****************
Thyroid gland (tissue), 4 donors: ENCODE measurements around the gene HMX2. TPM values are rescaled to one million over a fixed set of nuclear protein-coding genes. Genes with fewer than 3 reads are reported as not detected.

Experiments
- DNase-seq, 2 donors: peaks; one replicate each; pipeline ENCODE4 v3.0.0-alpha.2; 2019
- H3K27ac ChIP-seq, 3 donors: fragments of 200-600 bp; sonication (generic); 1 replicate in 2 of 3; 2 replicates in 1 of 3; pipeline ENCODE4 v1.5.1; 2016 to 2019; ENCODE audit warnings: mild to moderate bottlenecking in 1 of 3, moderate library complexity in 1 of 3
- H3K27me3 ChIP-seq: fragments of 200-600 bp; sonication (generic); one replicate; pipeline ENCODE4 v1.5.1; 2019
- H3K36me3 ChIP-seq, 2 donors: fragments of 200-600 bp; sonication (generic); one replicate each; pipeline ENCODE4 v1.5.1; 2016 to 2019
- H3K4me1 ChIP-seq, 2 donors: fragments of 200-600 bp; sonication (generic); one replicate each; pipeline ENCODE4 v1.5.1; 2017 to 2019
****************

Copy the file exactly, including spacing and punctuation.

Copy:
Thyroid gland (tissue), 4 donors: ENCODE measurements around the gene HMX2. TPM values are rescaled to one million over a fixed set of nuclear protein-coding genes. Genes with fewer than 3 reads are reported as not detected.

Experiments
- DNase-seq, 2 donors: peaks; one replicate each; pipeline ENCODE4 v3.0.0-alpha.2; 2019
- H3K27ac ChIP-seq, 3 donors: fragments of 200-600 bp; sonication (generic); 1 replicate in 2 of 3; 2 replicates in 1 of 3; pipeline ENCODE4 v1.5.1; 2016 to 2019; ENCODE audit warnings: mild to moderate bottlenecking in 1 of 3, moderate library complexity in 1 of 3
- H3K27me3 ChIP-seq: fragments of 200-600 bp; sonication (generic); one replicate; pipeline ENCODE4 v1.5.1; 2019
- H3K36me3 ChIP-seq, 2 donors: fragments of 200-600 bp; sonication (generic); one replicate each; pipeline ENCODE4 v1.5.1; 2016 to 2019
- H3K4me1 ChIP-seq, 2 donors: fragments of 200-600 bp; sonication (generic); one replicate each; pipeline ENCODE4 v1.5.1; 2017 to 2019